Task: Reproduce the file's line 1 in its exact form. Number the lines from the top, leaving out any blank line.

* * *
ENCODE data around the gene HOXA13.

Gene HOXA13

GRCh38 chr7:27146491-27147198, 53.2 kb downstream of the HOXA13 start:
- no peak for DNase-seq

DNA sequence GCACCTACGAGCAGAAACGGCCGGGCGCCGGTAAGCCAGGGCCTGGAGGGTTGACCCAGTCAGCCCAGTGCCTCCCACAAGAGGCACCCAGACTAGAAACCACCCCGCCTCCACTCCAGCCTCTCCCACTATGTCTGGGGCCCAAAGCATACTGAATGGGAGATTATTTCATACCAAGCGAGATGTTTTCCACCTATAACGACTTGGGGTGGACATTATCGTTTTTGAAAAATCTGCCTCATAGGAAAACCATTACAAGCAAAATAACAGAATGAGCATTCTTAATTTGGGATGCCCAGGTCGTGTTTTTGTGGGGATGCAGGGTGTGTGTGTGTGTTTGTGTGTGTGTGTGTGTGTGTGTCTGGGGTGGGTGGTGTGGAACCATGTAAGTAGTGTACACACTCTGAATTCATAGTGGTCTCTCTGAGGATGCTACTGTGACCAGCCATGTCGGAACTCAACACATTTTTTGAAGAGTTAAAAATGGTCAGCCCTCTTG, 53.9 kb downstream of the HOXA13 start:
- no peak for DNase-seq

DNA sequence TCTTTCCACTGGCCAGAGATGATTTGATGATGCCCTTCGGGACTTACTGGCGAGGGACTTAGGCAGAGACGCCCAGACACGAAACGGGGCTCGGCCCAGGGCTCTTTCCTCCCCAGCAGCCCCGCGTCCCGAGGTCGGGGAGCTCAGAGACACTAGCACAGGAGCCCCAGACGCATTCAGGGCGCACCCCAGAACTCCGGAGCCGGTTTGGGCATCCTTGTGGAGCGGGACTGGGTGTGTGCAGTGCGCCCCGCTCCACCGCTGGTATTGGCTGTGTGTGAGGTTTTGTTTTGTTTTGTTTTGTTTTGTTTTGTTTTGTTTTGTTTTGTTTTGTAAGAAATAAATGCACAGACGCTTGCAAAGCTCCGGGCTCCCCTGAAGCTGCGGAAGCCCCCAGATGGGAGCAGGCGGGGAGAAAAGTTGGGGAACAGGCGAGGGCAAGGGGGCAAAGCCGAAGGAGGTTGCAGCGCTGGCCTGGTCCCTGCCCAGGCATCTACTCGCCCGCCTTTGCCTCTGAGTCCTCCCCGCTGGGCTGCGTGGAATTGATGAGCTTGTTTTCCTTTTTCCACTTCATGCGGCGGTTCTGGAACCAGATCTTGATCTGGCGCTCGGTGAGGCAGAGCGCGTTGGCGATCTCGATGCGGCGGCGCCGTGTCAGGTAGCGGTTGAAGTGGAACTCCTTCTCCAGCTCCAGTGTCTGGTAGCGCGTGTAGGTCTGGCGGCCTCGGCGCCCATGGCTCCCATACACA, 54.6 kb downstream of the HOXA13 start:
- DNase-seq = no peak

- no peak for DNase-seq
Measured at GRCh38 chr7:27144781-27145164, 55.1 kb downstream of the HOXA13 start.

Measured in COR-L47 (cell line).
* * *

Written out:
ENCODE data around the gene HOXA13.